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benjamin melançon

Any lawyers want to sue PayPal? They insist on sending out e-mails that could just as easily be spoofed e-mails, thereby making it impossible for their hundreds of millions of users to exercise basic best practices in avoiding phishing attempts. (You should never follow a link claiming to be from your bank or anywhere likely to ask for your log in or payment information unless it is definitely the official domain of the institution claiming to be e-mailing you. When in any doubt, and best practice anyway, is to type in the domain of the institution into your browser yourself, or search for it if necessary. E-mail reply addresses mean nothing; anyone can fake them easily.)

PayPal has been called out on this before -

Many have simply reported it to and told others it's a fraud -

And one intrepid English IT professional communicated with PayPal exhaustively by every possible means in every possible way explaining this is unacceptable -

Surely someone can come up with a good legal case could be made that PayPal is exercising negligence or willful disregard of some responsibility to protect PayPal users from spammers claiming to be PayPal? If i run a local store and request customers to shout their credit card numbers to me from across the street, and someone takes the opportunity to steal the credit card numbers, i'd think i'd have some liability.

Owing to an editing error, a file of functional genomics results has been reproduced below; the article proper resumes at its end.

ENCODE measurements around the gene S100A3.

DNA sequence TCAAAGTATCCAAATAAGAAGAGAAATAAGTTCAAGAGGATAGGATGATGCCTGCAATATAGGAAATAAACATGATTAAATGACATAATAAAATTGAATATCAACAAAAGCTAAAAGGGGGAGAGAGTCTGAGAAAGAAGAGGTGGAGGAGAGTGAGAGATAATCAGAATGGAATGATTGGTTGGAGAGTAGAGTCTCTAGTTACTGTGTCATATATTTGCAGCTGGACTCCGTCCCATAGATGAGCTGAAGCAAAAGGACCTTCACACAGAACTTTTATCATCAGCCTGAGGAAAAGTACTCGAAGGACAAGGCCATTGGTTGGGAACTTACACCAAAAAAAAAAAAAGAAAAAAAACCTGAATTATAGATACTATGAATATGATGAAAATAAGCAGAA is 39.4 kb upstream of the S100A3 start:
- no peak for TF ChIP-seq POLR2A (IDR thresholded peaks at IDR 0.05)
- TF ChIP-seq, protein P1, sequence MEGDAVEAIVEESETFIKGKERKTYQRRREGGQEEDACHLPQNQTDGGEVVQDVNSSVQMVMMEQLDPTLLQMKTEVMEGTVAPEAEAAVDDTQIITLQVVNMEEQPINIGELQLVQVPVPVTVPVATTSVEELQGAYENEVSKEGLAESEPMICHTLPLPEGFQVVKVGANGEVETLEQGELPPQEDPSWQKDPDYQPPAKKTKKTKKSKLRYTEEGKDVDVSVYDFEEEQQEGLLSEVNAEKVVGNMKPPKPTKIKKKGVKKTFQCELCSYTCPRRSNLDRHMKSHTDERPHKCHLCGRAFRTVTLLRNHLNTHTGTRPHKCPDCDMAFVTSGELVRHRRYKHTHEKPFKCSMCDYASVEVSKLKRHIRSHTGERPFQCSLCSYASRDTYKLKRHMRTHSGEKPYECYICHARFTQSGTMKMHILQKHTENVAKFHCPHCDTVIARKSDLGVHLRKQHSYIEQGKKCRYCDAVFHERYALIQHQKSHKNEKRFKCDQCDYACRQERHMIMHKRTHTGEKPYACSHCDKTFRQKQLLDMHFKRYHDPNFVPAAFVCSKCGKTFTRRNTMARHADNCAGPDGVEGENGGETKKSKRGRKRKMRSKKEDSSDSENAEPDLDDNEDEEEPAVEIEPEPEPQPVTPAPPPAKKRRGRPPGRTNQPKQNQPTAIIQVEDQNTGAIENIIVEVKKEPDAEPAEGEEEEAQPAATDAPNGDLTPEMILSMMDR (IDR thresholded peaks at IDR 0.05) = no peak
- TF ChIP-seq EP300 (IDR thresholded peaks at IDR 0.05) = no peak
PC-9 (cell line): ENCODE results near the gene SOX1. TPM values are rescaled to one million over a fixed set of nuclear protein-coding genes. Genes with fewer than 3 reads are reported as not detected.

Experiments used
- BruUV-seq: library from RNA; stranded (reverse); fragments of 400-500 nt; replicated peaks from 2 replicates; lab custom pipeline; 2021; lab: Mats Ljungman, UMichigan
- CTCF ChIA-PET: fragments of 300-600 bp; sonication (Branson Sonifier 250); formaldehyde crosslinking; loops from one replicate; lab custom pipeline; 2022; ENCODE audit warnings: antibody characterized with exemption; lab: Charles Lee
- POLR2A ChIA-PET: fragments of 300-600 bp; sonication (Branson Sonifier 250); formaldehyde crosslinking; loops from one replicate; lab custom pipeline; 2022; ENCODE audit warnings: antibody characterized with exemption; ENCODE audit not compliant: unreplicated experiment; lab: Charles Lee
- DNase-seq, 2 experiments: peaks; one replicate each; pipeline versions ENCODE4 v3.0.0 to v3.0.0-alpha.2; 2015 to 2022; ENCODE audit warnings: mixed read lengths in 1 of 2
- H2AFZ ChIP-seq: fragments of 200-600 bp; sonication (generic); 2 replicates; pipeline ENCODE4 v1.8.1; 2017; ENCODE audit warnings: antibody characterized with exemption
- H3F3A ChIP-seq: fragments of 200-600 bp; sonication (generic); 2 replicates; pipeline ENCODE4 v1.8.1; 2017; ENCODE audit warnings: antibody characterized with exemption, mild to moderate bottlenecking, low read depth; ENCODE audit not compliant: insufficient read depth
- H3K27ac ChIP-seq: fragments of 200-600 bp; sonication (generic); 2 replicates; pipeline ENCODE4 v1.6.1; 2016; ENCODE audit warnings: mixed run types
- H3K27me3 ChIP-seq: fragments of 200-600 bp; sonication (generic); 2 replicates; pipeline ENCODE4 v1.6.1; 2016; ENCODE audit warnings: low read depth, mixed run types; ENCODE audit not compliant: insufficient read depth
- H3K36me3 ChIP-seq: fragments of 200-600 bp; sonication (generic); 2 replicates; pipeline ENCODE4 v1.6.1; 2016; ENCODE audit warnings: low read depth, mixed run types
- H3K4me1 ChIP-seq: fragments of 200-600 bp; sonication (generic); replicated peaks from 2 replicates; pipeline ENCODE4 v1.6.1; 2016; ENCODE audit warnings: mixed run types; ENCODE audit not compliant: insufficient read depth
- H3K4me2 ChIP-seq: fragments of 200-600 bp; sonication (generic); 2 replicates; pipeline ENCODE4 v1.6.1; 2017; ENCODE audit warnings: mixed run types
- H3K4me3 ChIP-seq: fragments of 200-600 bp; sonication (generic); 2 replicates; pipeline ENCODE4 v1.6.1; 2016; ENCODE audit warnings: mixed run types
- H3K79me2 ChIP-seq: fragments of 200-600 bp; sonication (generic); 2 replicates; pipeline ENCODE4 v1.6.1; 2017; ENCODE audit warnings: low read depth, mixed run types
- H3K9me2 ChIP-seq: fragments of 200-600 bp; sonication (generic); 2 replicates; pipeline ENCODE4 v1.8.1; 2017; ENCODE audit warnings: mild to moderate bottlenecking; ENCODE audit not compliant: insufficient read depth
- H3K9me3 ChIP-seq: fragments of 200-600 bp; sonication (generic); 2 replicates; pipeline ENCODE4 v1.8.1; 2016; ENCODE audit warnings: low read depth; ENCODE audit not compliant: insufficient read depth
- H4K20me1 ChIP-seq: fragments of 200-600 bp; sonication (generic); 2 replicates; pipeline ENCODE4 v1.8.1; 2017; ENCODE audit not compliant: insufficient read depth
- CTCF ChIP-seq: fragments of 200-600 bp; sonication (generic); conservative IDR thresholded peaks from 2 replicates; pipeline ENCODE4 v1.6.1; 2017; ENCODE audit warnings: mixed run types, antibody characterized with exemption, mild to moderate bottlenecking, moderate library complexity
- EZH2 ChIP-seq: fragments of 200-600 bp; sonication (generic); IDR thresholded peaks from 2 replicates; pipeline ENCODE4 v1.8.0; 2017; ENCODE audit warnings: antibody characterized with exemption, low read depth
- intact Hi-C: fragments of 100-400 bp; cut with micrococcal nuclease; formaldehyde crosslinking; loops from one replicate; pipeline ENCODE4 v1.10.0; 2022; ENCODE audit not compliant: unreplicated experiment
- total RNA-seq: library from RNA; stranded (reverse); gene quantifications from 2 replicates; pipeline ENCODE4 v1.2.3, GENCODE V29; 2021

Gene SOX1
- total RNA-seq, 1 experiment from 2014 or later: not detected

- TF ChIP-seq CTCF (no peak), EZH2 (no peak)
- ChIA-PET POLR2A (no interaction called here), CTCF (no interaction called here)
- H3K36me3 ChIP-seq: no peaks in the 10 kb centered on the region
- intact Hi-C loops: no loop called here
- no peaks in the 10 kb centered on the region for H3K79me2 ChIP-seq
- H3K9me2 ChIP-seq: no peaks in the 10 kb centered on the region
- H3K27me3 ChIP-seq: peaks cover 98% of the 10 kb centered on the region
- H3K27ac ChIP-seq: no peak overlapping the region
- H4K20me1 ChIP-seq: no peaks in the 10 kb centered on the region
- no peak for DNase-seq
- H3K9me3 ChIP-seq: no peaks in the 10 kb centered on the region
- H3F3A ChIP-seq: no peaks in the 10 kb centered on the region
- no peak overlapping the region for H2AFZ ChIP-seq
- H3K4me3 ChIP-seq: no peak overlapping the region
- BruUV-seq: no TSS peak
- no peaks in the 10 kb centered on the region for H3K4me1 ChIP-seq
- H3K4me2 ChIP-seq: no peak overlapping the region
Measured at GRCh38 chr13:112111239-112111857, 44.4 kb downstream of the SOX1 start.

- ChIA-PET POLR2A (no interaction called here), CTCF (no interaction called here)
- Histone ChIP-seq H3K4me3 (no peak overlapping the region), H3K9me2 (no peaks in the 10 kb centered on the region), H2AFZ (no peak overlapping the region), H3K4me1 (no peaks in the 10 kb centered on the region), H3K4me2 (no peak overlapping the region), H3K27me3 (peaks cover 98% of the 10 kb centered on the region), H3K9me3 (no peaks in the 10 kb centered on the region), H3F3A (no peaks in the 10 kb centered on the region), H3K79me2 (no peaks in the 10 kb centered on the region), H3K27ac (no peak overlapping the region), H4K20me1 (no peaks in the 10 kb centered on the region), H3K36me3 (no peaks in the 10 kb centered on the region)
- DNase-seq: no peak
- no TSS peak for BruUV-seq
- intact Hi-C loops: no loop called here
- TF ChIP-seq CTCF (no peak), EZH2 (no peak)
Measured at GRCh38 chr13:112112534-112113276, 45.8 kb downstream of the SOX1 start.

PayPal's official response now, still, after years of being called out on this intolerably irresponsible behavior, simply encourages people to check that domains follow a paypal-something dot com scheme, which of course is no protection at all, as any scammer or phisher can register right now— as they acknowledge -

That is wildly irresponsible, and for a modest consulting fee of a few million dollars i'll introduce to them PayPal, Inc. to the concept of subdomains.